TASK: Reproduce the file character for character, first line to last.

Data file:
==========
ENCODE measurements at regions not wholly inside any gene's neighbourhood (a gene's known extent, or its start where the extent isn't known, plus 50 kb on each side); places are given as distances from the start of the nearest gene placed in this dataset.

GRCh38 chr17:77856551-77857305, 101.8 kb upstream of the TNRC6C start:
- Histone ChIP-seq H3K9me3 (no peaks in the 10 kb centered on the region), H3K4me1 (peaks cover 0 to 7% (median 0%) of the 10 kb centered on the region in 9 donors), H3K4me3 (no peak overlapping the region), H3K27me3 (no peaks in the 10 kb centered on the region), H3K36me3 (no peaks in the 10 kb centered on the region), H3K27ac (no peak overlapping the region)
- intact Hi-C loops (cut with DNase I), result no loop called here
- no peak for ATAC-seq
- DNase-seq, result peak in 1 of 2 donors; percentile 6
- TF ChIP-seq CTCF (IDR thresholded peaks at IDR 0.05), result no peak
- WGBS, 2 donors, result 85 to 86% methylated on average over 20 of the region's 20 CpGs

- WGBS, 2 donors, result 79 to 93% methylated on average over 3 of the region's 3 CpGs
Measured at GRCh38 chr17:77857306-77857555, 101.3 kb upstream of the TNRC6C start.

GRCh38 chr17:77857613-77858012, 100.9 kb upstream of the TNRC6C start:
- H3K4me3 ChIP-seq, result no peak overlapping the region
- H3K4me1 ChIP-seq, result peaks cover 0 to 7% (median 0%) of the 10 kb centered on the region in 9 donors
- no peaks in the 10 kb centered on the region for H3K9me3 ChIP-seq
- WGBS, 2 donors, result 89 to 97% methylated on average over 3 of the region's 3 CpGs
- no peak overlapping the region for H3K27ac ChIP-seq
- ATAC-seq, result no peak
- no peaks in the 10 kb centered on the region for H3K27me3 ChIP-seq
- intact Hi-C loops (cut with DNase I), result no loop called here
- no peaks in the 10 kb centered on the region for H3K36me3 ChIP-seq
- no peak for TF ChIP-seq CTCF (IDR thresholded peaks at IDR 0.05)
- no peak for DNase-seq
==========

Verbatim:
ENCODE measurements at regions not wholly inside any gene's neighbourhood (a gene's known extent, or its start where the extent isn't known, plus 50 kb on each side); places are given as distances from the start of the nearest gene placed in this dataset.

GRCh38 chr17:77856551-77857305, 101.8 kb upstream of the TNRC6C start:
- Histone ChIP-seq H3K9me3 (no peaks in the 10 kb centered on the region), H3K4me1 (peaks cover 0 to 7% (median 0%) of the 10 kb centered on the region in 9 donors), H3K4me3 (no peak overlapping the region), H3K27me3 (no peaks in the 10 kb centered on the region), H3K36me3 (no peaks in the 10 kb centered on the region), H3K27ac (no peak overlapping the region)
- intact Hi-C loops (cut with DNase I), result no loop called here
- no peak for ATAC-seq
- DNase-seq, result peak in 1 of 2 donors; percentile 6
- TF ChIP-seq CTCF (IDR thresholded peaks at IDR 0.05), result no peak
- WGBS, 2 donors, result 85 to 86% methylated on average over 20 of the region's 20 CpGs

- WGBS, 2 donors, result 79 to 93% methylated on average over 3 of the region's 3 CpGs
Measured at GRCh38 chr17:77857306-77857555, 101.3 kb upstream of the TNRC6C start.

GRCh38 chr17:77857613-77858012, 100.9 kb upstream of the TNRC6C start:
- H3K4me3 ChIP-seq, result no peak overlapping the region
- H3K4me1 ChIP-seq, result peaks cover 0 to 7% (median 0%) of the 10 kb centered on the region in 9 donors
- no peaks in the 10 kb centered on the region for H3K9me3 ChIP-seq
- WGBS, 2 donors, result 89 to 97% methylated on average over 3 of the region's 3 CpGs
- no peak overlapping the region for H3K27ac ChIP-seq
- ATAC-seq, result no peak
- no peaks in the 10 kb centered on the region for H3K27me3 ChIP-seq
- intact Hi-C loops (cut with DNase I), result no loop called here
- no peaks in the 10 kb centered on the region for H3K36me3 ChIP-seq
- no peak for TF ChIP-seq CTCF (IDR thresholded peaks at IDR 0.05)
- no peak for DNase-seq